Title: Lent Time
Key Verses: Galatians 6:7-10
Topic: Following the calling of God’s spirit in our lives
Part 3: Understanding the call
But what exactly should we do to satisfy our Spiritual nature and to avoid our sinful nature? There are numerous lists in the Bible of positive and negative acts. Galatians contains a pretty good overview of appropriate and inappropriate actions. Consider:
So I say, live by the Spirit, and you will not gratify the desires of the sinful nature. For the sinful nature desires what is contrary to the Spirit, and the Spirit what is contrary to the sinful nature. They are in conflict with each other, so that you do not do what you want. But if you are led by the Spirit, you are not under law.
The acts of the sinful nature are obvious: sexual immorality, impurity and debauchery; idolatry and witchcraft; hatred, discord, jealousy, fits of rage, selfish ambition, dissensions, factions and envy; drunkenness, orgies and the like. I warn you, as I did before, that those who live like this will not inherit the kingdom of God.
But the fruit of the Spirit is love, joy, peace, patience, kindness, goodness, faithfulness, gentleness and self-control. Against such things there is no law. Those who belong to Christ Jesus have crucified the sinful nature with its passions and desires. Since we live by the spirit, let us keep in step with the Spirit. Let us not become conceited, provoking and envying each other.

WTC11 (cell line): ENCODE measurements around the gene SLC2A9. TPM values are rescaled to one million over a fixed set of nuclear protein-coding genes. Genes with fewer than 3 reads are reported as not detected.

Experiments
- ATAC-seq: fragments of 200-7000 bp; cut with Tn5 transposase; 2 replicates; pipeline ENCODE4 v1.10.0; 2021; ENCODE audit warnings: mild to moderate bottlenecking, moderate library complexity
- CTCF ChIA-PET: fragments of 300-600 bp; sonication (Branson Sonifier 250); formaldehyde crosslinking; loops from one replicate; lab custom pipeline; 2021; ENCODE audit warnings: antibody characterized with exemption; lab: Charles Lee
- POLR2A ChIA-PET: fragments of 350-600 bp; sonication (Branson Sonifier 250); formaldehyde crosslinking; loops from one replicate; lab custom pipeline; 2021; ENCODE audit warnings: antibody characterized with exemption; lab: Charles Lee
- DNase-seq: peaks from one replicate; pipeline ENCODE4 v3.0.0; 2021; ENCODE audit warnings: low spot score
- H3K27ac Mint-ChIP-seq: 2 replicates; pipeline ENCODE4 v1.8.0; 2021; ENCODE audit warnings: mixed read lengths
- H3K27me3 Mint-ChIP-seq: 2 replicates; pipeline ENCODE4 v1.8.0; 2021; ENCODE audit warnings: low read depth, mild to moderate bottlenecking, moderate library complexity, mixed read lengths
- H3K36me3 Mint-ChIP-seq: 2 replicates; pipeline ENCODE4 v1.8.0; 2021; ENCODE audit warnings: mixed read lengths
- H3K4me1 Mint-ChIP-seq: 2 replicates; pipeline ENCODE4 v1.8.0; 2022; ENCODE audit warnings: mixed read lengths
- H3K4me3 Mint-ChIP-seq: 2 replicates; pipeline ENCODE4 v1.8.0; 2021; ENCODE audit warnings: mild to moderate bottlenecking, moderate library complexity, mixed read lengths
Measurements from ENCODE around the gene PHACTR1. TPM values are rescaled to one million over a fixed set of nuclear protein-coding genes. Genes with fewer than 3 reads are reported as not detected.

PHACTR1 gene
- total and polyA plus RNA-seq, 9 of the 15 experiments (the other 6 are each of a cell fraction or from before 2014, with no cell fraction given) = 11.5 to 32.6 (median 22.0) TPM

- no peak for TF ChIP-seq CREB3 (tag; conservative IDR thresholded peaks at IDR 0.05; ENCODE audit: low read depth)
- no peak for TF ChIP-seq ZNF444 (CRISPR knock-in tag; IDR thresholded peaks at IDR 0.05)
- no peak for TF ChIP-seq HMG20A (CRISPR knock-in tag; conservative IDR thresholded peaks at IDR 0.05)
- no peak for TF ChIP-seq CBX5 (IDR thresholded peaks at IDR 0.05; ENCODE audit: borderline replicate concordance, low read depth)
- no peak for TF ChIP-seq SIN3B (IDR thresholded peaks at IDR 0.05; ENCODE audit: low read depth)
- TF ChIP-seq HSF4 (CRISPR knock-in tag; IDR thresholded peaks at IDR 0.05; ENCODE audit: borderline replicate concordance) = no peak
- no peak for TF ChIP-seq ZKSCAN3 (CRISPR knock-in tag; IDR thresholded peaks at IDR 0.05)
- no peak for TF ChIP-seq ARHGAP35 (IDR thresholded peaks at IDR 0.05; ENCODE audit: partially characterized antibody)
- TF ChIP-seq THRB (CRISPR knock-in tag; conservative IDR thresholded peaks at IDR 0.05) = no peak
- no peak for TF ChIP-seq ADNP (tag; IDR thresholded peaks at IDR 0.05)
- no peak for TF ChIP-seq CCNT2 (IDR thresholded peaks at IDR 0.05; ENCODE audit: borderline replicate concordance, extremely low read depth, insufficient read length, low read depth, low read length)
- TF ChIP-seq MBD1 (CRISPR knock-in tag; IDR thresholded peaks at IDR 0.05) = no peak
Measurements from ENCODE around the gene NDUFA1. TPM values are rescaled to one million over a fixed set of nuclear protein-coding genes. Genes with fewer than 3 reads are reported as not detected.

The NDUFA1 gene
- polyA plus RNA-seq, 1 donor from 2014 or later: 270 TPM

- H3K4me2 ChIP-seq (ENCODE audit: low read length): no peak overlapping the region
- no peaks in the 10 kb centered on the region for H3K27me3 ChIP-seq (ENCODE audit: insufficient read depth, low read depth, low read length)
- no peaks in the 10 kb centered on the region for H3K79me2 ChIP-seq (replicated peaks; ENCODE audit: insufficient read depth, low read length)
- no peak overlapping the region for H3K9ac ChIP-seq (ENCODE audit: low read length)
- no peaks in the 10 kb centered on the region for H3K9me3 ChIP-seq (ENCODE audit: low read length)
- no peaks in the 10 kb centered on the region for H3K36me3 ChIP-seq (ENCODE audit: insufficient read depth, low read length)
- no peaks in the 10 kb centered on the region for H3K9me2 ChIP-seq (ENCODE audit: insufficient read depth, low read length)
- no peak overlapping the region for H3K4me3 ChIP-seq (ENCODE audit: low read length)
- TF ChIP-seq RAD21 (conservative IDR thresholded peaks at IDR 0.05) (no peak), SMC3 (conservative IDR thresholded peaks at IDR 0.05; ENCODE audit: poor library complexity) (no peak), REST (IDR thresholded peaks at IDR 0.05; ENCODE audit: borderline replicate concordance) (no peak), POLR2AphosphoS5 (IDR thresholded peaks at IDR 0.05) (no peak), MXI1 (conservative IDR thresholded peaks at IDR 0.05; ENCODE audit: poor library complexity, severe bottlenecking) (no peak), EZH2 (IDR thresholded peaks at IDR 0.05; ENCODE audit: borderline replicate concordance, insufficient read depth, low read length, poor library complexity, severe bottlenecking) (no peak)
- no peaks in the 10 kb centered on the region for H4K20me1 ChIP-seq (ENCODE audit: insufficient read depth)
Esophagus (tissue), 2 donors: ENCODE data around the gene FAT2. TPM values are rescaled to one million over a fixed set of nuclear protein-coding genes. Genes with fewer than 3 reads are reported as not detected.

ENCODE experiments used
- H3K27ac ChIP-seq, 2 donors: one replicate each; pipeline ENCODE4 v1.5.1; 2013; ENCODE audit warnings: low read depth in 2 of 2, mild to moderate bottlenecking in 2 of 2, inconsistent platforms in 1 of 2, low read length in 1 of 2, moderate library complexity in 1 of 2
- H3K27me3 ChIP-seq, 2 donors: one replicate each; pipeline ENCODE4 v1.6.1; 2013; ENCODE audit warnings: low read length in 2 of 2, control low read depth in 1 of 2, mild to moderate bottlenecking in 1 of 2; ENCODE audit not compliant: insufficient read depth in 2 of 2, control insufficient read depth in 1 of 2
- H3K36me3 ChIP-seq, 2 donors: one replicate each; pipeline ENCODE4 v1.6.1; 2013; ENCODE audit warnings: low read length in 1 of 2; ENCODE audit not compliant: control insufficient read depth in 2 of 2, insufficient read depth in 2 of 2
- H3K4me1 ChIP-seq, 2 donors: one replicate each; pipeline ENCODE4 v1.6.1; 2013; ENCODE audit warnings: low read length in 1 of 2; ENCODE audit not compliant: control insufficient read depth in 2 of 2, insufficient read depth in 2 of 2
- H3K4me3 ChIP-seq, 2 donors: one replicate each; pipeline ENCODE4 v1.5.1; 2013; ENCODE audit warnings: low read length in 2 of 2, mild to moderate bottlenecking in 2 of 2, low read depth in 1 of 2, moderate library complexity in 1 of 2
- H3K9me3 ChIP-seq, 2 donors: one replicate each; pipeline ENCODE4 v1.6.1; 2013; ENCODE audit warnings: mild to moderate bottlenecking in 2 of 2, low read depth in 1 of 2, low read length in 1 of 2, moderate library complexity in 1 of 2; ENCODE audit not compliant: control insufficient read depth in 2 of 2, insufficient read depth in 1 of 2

I don’t want to dwell on each of these items at this time. What I do want to highlight again though is the intentionality of these acts. Those who live only to satisfy their own sinful nature will harvest decay and death from that sinful nature. But those who live to please the Spirit will harvest everlasting life from the Spirit.
We must understand that our motivation is the key. As I mentioned earlier, if my family doesn’t meet our family goals for 2006, we haven’t necessarily failed. Circumstances change. We sometimes miss the mark. We all suffer setbacks. The important thing is how we deal with those setbacks. Do we simply give up and call it failure, or do we reassess the situation and modify our plan so that we can keep moving forward? Do we quit, or do we persevere as Paul tells us to do in verse 9: “we will reap a harvest if we do not give up”.
Dietrich Bonhoeffer provides us with the concept of “The Visible Community” in his book, The Cost of Discipleship. Consider:
Thus the life of the Christian community in the world bears permanent witness to the truth that “the fashion of this world passeth away” (I Cor, 7:31), that the time is short (I Cor. 7:29) and the Lord is nigh (Phil. 4:5). […] The world is growing too small for the Christian community, and all it looks for is the Lord’s return. It still walks in the flesh, but with eyes upturned to heaven, whence he for whom they wait will come again. […] They show the love of God to all men, “but specially to them that are of the household of faith” (Gal. 6:10, II Pet. 1:7). […] But they are only passing through the country. At any moment they may receive the signal to move on. Then they will strike tents, leaving behind them all their worldly friends and connections, and following only the voice of their Lord who calls. They leave the land of their exile, and start their homeward trek to heaven.
Bonhoeffer: pg 269-270.
As Christians, we are a Visible Community. We live within the world, yet we are striving for a life of salvation in heaven. The question to ask here is, “Are our eyes upturned to heaven”? And do we use Jesus’ example to live our lives?
Are we making the most of this time that we have been lent? As Paul mentions in Galatians 6:9: “for at the proper time we will reap a harvest if we do not give up’” Thus, it is important to be disciplined and to intentionally use the time that we have been given, this Lent Time, to make every day count and to look to that long awaited harvest.
Coming up next: Part 4: Putting the call into action